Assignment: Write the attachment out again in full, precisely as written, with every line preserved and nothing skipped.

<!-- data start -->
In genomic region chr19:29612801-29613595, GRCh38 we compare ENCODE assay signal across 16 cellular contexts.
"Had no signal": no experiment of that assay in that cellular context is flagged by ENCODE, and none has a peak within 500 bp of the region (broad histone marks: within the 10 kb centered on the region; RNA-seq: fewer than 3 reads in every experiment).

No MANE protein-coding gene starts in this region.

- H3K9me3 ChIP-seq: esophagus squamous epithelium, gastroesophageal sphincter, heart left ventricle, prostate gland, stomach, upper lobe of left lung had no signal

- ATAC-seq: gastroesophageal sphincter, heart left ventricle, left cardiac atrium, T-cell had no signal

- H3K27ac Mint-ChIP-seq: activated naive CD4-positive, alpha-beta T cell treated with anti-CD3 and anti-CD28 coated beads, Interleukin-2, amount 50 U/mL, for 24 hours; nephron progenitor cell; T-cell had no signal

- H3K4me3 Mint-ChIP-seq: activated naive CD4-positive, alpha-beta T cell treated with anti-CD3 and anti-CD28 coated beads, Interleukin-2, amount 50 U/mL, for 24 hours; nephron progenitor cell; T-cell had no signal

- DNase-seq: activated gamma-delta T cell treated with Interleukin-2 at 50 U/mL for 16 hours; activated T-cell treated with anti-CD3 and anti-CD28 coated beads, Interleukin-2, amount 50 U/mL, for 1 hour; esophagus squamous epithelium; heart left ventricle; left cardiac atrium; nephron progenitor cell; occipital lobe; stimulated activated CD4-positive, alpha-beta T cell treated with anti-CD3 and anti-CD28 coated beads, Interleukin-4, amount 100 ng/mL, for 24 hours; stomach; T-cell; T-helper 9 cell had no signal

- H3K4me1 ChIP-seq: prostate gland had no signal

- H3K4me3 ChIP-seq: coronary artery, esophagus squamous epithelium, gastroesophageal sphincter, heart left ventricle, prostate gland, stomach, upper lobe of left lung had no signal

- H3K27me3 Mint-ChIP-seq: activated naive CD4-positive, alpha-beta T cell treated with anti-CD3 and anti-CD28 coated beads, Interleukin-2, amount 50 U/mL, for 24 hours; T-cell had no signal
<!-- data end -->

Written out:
In genomic region chr19:29612801-29613595, GRCh38 we compare ENCODE assay signal across 16 cellular contexts.
"Had no signal": no experiment of that assay in that cellular context is flagged by ENCODE, and none has a peak within 500 bp of the region (broad histone marks: within the 10 kb centered on the region; RNA-seq: fewer than 3 reads in every experiment).

No MANE protein-coding gene starts in this region.

- H3K9me3 ChIP-seq: esophagus squamous epithelium, gastroesophageal sphincter, heart left ventricle, prostate gland, stomach, upper lobe of left lung had no signal

- ATAC-seq: gastroesophageal sphincter, heart left ventricle, left cardiac atrium, T-cell had no signal

- H3K27ac Mint-ChIP-seq: activated naive CD4-positive, alpha-beta T cell treated with anti-CD3 and anti-CD28 coated beads, Interleukin-2, amount 50 U/mL, for 24 hours; nephron progenitor cell; T-cell had no signal

- H3K4me3 Mint-ChIP-seq: activated naive CD4-positive, alpha-beta T cell treated with anti-CD3 and anti-CD28 coated beads, Interleukin-2, amount 50 U/mL, for 24 hours; nephron progenitor cell; T-cell had no signal

- DNase-seq: activated gamma-delta T cell treated with Interleukin-2 at 50 U/mL for 16 hours; activated T-cell treated with anti-CD3 and anti-CD28 coated beads, Interleukin-2, amount 50 U/mL, for 1 hour; esophagus squamous epithelium; heart left ventricle; left cardiac atrium; nephron progenitor cell; occipital lobe; stimulated activated CD4-positive, alpha-beta T cell treated with anti-CD3 and anti-CD28 coated beads, Interleukin-4, amount 100 ng/mL, for 24 hours; stomach; T-cell; T-helper 9 cell had no signal

- H3K4me1 ChIP-seq: prostate gland had no signal

- H3K4me3 ChIP-seq: coronary artery, esophagus squamous epithelium, gastroesophageal sphincter, heart left ventricle, prostate gland, stomach, upper lobe of left lung had no signal

- H3K27me3 Mint-ChIP-seq: activated naive CD4-positive, alpha-beta T cell treated with anti-CD3 and anti-CD28 coated beads, Interleukin-2, amount 50 U/mL, for 24 hours; T-cell had no signal